Amy Nagle's (l) field experience in Ghana set her apart from other graduate school applicants.
When Amy Nagle, a then undergraduate exercise science major in the College of Life Sciences, traveled to Ghana to conduct a research project that she had conceived and designed, she did not just open her mind to new information—she opened a door to her fu- ture. “My experiences at BYU made me an excel- lent candidate for all the schools I applied to,” she says. This fall, Nagle began a master’s program in occupational therapy at the University of Utah.
Nagle developed a research project looking at body core strength of young women on opposite sides of the world and comparing the different kinds and intensities of their physical activities. Her field study, conducted with Dr. Wayne Johnson of the Depart- ment of Exercise Sciences, took her to Ghana where she was able to gather data. “How many students get the chance to travel to another continent to pursue research in their field of interest?” Nagle marveled.
This field study set her apart from other students when she applied to graduate school. Opportuni- ties in the College of Life Sciences allowed Nagle to distinguish herself as she cultivated an interest she has long held. “Ever since I was little,” she says, “I’ve always wanted to work in the health field helping and serving children.” Choosing the College of Life Sci- ences helped Nagle to bring that dream a little closer.
Although freshmen pre-med courses at Boston Uni- versity dissuaded her from pursuing pediatrics, Nagle soon discovered a perfect field for someone with her desire to help children, young adults, and people with disabilities—occupational therapy. “I fell in love with it,” she says. “I transferred to BYU the next fall, and I started [right] into learning more about the human body. I loved learning about a tangible object.”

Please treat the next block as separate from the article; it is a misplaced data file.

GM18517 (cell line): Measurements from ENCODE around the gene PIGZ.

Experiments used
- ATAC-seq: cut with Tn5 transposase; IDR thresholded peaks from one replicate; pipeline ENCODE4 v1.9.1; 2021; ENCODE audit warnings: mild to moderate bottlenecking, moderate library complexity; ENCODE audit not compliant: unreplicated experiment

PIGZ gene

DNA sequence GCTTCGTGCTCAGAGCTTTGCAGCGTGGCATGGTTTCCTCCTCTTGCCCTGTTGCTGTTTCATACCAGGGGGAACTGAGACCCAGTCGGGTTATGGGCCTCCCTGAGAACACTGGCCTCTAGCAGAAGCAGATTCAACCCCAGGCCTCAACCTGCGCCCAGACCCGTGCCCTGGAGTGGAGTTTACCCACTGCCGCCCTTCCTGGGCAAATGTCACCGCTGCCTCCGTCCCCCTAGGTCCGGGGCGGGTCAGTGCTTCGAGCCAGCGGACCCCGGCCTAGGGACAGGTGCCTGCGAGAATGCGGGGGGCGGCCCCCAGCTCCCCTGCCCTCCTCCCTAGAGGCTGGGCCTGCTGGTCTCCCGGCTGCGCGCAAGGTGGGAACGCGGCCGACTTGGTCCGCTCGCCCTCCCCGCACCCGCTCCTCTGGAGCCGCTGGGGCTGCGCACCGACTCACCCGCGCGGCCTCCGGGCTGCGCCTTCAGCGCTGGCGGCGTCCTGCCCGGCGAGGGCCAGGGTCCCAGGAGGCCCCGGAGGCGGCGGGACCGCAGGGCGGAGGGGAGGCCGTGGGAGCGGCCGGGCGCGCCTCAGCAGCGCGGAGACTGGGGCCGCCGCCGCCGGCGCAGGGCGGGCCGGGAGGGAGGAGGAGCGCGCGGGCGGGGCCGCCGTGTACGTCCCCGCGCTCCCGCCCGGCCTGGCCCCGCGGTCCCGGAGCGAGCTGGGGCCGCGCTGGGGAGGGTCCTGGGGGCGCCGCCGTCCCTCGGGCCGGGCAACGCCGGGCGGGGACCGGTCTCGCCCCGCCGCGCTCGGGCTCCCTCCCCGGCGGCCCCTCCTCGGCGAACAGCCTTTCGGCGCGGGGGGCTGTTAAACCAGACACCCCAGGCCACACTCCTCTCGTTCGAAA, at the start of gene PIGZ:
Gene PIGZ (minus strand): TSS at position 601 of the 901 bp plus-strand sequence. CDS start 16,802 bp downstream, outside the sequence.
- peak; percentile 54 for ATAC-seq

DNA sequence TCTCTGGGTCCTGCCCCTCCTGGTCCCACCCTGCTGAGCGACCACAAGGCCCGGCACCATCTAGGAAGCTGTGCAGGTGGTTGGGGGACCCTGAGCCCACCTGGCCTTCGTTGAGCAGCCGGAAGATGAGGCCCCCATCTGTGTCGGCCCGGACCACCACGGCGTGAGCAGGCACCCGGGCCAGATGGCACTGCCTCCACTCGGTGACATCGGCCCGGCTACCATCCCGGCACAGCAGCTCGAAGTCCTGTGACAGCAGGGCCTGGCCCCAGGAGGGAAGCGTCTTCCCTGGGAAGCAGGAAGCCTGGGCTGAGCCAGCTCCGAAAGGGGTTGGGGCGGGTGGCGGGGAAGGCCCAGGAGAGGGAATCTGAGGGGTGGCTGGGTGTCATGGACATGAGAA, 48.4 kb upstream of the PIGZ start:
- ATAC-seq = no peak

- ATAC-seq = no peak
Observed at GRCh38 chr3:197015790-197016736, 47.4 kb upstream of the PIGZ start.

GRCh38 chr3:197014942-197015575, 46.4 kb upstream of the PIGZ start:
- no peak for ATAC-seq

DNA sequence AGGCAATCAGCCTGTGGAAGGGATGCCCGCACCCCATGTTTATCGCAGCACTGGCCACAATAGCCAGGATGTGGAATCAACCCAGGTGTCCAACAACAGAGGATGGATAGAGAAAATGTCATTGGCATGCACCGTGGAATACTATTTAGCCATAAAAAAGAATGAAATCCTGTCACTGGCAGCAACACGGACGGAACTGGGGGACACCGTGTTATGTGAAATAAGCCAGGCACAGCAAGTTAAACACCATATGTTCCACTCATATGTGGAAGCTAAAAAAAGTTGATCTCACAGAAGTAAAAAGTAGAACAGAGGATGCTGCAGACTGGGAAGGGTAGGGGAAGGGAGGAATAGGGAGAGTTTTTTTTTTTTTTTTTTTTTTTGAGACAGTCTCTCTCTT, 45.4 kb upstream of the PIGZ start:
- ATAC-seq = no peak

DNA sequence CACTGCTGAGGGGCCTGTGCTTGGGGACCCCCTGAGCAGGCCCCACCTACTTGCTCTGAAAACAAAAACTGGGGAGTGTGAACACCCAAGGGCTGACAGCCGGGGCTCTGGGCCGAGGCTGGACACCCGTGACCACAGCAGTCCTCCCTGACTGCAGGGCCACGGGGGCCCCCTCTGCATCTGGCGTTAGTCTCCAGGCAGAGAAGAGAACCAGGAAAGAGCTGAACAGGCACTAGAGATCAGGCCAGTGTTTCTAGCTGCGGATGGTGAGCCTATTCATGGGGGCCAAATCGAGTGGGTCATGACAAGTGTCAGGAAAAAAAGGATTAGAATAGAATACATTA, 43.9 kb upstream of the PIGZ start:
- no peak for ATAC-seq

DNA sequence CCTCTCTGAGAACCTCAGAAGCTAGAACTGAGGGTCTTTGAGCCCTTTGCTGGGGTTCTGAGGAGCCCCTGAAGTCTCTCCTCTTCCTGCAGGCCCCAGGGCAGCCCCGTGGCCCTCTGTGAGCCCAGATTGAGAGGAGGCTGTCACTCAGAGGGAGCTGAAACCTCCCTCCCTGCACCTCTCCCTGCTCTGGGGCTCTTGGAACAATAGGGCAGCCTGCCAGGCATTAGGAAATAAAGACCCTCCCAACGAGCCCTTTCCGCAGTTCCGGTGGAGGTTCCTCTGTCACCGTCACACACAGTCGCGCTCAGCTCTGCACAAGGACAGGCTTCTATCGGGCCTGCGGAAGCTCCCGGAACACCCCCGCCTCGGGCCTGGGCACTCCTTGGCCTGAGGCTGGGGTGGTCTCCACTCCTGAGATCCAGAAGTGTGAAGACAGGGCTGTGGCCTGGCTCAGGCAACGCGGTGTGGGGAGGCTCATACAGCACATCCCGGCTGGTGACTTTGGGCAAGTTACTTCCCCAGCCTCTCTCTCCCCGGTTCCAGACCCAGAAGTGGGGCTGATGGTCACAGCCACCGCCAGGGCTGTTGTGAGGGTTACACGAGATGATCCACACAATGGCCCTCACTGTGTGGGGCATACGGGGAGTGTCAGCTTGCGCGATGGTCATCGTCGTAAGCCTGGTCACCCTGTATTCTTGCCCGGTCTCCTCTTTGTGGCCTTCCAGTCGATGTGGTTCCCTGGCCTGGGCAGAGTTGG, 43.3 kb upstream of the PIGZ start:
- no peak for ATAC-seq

Over the summer, Amy finished analyzing data she collected over the course of her study. “I was looking to find an association between the types, durations, and intensities of physical activities and core stability,” Nagle explains. “I found no significant difference in core stability between the Ghanaian and American samples of girls.” What she did find, Amy continues, “was that the Ghanaian girls seemed to report physi- cal activities of higher intensities doing routine tasks or chores, whereas the American girls reported physical activities of higher intensities during peri- ods of exercise and planned, organized activities.”
Nagle with study participants.
As a convert to the Church of Jesus Christ of Latter-day Saints four years ago, Nagle was especially impressed when one of her BYU profes- sors spoke of a “divine hand” present in scientific processes. Now, she says, “I know that life is more than just compounds and ions interacting with one another, and I feel safer knowing that I am in the hands of something greater than science.”
Nagle credits influential professors in the College of Life Sciences for not only this rich perspective on science, but also her success and professional oppor- tunities. She and Johnson have submitted an abstract covering a portion of the study to the World Congress of Physical Therapy. By doing so, Nagle may have opportunities to present her research to the health com- munity. Dr. Johnson reports he now has two other students who are planning field studies for 2011 that will continue this line of research started by Amy.Nagle stated, “Working closely with Dr. Johnson was prob- ably one of the best things that could have happened to me as a student at BYU.” Amy found in Dr. Johnson an enthusiastic and supportive mentor whose interest in her proposed study fueled her own creativ- ity and ambition, and she is well prepared to succeed in graduate school. “BYU,” she says, “trains students to be independent thinkers.” Combining this training with her passion for helping others, Nagle will continue to influence lives across continents and cultures.
by Mary Eyring